Mourning, Part 1

If a person had told me that there are blessings found in grieving before I went through it a few years ago, I would have thought they were crazy.

Today’s culture tells us that blessings are found in things that are easy or fun, or in things that generally feel ‘good.’ Situations or people that cause us pain are generally seen as curses to be avoided at all cost. We are also told that when we are hurt the strong among us will ‘suck it up,’ or ‘put on our big girl panties’ and move on. The implication is that crying - or even the mere feeling of pain or sadness- is a sign that we are weak.

One thing I learned after discovering my husband Wayne’s betrayals is that I truly did have a choice. I could choose to ignore and stuff down the pain, or I could sit in it and allow myself to feel it. Since feeling pain is clearly an unpleasant experience, my natural tendency was to choose to ignore it. Had this been a healing option it would have worked well. Unfortunately ignoring the pain only added to my problem.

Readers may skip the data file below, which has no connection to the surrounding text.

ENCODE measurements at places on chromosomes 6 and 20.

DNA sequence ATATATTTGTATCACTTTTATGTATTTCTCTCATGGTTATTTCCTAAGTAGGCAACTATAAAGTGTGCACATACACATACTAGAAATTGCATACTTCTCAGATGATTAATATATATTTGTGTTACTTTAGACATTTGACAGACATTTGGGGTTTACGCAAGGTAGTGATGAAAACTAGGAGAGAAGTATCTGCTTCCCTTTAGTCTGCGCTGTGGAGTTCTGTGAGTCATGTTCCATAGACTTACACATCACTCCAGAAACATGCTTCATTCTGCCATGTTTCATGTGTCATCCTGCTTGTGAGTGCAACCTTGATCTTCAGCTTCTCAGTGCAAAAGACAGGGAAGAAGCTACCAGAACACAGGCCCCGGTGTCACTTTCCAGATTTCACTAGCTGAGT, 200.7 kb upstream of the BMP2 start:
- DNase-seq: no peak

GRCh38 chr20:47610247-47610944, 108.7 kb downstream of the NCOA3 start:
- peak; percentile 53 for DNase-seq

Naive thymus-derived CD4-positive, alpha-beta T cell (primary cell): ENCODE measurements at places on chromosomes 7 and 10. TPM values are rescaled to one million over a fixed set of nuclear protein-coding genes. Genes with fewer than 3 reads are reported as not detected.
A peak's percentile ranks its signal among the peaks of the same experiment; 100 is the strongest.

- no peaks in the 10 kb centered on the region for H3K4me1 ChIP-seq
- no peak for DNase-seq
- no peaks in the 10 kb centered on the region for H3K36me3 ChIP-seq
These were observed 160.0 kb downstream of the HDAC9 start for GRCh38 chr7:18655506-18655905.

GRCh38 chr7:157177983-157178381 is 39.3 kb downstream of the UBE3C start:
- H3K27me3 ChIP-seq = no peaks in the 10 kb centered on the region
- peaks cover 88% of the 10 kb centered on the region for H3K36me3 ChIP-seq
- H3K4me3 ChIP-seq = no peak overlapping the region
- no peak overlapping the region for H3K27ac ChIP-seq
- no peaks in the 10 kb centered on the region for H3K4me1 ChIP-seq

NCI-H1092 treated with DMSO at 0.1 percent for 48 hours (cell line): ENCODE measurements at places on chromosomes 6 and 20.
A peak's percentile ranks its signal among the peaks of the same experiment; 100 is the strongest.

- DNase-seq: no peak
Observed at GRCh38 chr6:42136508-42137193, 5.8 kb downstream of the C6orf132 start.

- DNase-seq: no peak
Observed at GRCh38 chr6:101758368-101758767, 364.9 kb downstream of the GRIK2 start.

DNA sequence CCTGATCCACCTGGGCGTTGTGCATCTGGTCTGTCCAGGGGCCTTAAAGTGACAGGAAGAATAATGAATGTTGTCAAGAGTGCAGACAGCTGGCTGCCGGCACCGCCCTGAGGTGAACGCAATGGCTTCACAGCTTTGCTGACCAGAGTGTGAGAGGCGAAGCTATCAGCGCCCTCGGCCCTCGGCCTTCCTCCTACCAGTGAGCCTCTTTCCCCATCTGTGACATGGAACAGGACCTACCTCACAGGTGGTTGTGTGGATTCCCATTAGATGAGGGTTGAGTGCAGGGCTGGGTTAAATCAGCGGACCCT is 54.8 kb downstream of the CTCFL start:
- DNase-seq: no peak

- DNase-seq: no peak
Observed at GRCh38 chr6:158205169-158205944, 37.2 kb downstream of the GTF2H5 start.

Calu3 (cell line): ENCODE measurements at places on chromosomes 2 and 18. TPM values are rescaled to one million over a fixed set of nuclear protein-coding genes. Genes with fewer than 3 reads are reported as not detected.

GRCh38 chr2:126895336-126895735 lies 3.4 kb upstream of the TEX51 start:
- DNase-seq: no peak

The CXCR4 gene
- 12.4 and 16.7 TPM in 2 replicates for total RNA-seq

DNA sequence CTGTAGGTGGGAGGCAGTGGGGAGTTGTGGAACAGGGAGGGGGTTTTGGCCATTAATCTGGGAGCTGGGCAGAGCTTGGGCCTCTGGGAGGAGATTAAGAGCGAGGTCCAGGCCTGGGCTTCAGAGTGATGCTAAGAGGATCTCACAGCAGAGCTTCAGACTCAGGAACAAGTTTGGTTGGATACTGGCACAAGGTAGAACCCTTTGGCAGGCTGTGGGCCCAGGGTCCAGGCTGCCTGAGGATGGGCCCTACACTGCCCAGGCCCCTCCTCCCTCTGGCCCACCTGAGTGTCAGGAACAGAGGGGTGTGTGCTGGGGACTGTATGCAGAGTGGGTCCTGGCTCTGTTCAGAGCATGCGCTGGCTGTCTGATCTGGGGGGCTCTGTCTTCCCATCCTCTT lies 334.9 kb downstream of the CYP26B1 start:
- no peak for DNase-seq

Looking at how physical wounds heal helps to illustrate what I am talking about. Think about last time you scraped your knee. You may have cleaned the scrape then applied a band aide. This kind of wound you can literally cover then ignore, and it will heal fine. But what if your wound was deeper? What if rather than a simple fall that produced a scraped knee you were in a car crash with multiple internal wounds? No one in their right mind would put on a few band aides then get up to ‘walk it off.’ So why do we do that with heart wounds? Sure, there are times when our heart gets a little bruised or scraped. In those moments a little emotional cleaning and band aide will cover it. But when we have been deeply wounded by the one closest to our heart we need intensive care. Putting a band aide over this kind of wound only creates a dark breeding ground for germs like bitterness and self-hate to grow. Knowing that this septic kind of living was all I had to look forward to if I did not choose to engage in emotional rehab (grieving) is what gave me the courage to rip the band aide off.